Although more efficient production methods had lowered the cost of clay tile, its use began to decline in much of the northeastern United States during the second quarter of the 19th century. In most areas outside city-designated fire districts, wood shingles were used widely; they were more affordable and much lighter, and required less heavy and less expensive roof framing. In addition, new fire-resistant materials were becoming available that could be used for roofing, including slate, and metals such as copper, iron, tin-plate, zinc, and galvanized iron. Many of the metal roofing materials could be installed at a fraction of the cost and weight of clay tile. Even the appearance of clay tile was no longer fashionable, and by the 1830s clay roofing tiles had slipped temporarily out of popularity in many parts of the country.

 

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Revisited Myth # 141: Colonial-era bread ovens were constructed outside the fireplace, to one side of the hearth.

February 10, 2018

Above: 18th-c. New England fireplace with rear bread oven; below: Michie Tavern fireplace with right side oven.

This is more misunderstanding than myth, but Cindy Conte of Michie Tavern, Charlottesville, Virginia, asked me to address the subject, so I will! 

“The 18th-century hearth is one of the most romanticized and iconic images of colonial times,” writes Cindy Conte. “Early depictions feature a woman in colonial garb cooking over a roaring fire. Sadly, this romantic hearth cooking image has been stamped into our mindset as permanently as it has been inked into old history books. At least once every season a tourist will point to the bread oven which is tucked to the side of our fireplace and exclaim, ‘That has to be wrong. A person would get burned baking bread if the oven were placed there.’ Surely, they are thinking of that colonial woman, a roaring fire and possibly a large black kettle. Quite often, we explain that once a fire was good and hot, the coals would be separated into piles (think of burners on a stove) and several dishes could be prepared at once. Bread could be prepared as well. Bread ovens were tucked into the side of hearths, at the back of hearths, close to the hearth, to the right of the hearth, to the left of the hearth and outside.”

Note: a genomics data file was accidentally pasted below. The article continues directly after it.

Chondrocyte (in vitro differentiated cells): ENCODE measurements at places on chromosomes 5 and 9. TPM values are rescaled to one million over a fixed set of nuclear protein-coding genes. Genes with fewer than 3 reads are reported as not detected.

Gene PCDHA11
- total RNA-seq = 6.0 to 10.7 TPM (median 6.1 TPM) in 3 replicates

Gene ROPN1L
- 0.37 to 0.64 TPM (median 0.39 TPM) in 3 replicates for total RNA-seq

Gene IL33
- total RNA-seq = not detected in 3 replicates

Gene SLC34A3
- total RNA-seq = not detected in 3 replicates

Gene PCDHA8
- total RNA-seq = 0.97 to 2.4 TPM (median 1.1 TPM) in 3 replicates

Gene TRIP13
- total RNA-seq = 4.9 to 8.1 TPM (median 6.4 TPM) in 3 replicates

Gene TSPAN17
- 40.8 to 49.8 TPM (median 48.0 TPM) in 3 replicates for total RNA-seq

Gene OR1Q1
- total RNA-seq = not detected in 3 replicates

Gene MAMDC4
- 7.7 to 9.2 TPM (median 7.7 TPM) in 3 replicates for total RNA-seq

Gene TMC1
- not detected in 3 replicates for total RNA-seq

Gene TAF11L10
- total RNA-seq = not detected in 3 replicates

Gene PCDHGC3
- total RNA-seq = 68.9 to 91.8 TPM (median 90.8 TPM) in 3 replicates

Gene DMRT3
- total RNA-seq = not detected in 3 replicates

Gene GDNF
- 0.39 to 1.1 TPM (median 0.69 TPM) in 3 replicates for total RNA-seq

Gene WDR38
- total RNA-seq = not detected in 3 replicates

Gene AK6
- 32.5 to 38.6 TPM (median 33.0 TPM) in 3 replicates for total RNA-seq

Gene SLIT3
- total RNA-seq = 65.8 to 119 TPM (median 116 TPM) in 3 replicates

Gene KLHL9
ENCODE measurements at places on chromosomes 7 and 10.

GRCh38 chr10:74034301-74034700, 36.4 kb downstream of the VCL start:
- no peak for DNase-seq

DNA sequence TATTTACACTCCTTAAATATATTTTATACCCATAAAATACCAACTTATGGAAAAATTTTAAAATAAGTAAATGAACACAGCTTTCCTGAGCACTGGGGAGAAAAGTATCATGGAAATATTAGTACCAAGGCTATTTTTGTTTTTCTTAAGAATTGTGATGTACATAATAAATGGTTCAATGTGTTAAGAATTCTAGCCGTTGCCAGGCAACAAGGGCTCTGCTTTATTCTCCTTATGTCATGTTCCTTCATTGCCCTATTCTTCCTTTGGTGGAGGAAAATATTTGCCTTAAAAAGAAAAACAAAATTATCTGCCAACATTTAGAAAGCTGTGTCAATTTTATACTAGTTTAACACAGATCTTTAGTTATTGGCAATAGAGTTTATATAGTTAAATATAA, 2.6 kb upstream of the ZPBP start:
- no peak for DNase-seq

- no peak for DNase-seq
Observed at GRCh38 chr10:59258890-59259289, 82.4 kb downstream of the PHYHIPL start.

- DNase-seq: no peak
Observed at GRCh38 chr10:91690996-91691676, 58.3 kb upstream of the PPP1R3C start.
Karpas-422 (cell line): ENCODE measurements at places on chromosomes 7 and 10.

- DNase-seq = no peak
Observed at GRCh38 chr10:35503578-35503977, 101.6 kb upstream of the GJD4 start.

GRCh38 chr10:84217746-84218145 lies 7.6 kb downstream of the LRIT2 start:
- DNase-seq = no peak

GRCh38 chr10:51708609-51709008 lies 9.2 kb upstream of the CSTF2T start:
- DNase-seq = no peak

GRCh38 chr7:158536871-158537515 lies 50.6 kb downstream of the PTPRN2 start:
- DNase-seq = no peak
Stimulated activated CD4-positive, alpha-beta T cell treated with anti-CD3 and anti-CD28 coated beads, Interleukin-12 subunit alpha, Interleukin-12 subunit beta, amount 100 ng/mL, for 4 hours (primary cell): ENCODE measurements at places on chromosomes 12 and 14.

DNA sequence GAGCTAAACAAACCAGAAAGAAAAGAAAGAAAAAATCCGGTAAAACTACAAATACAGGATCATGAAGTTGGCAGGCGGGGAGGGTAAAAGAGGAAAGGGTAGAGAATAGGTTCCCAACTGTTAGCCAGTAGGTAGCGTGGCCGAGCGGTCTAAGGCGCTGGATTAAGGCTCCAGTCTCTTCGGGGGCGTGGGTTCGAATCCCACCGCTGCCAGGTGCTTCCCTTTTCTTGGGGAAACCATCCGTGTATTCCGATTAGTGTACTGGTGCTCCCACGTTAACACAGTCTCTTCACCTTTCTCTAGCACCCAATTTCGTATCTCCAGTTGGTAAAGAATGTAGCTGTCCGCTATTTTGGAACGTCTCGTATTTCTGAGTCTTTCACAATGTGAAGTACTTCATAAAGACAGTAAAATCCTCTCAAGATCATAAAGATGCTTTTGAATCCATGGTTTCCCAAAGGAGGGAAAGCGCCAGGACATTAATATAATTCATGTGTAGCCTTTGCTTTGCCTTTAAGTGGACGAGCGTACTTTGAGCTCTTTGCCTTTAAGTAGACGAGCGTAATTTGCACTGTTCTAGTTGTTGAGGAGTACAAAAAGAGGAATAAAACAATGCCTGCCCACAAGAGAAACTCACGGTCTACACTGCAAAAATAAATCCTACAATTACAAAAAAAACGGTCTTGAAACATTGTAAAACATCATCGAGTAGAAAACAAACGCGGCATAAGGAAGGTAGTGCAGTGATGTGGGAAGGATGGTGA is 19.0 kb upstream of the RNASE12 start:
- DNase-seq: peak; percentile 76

Bread ovens (which had doors that are missing in these photos), could be constructed in various places around the fireplace. Why build one inside the fireplace where surely it would be harder to access? Frank Clark, Colonial Williamsburg’s supervisor of Historic Foodways, says the reason is: “It was cheaper. If you put your oven on either side of the fireplace, you must also build a flue to tie it into the main chimney. This takes more bricks and more labor from a mason. If you don’t, your kitchen fills with smoke when you use it. When you build it in the back of the fireplace, it feeds to the main chimney with no flue. It is, however, more difficult to use since you have to keep the hearth fire to the other side so you can access the oven.”

So bread ovens at the back or side of the fireplace are not mistakes. 

 

 


Revisited Myth # 140: A woman would use a diamond to etch her name/date on window glass to see if the stone was genuine.

January 28, 2018

window at The Old Manse in Concord, MA

“I am a museum interpreter at Bacon’s Castle in Surry, Virginia. We have a couple of window panes that have names, dates, and even a branch with leaves etched in them – all from the 19th century. Is it true that ladies would test their diamonds or other gems to see if they were real or glass by doing such etchings?”

You may have heard that a real diamond will scratch glass and an imitation one won’t. If only it were that easy! Many high quality imitation diamonds made in recent decades are harder than glass, so even fakes will scratch glass. Don’t rely on this myth to determine whether your own diamond-looking piece of jewelry is genuine or not. Take it to a reputable, local jewelry, one who has been in business for many years, and he or she will tell you at no cost whether it is genuine or not. They will not appraise it at no cost–for that you need an experienced CGA or Certified Gemologist Appraiser who has the training to judge your jewelry value it.

The idea that the ability to scratch glass proves a diamond’s genuine-ness is clearly a myth today. But what about in earlier times?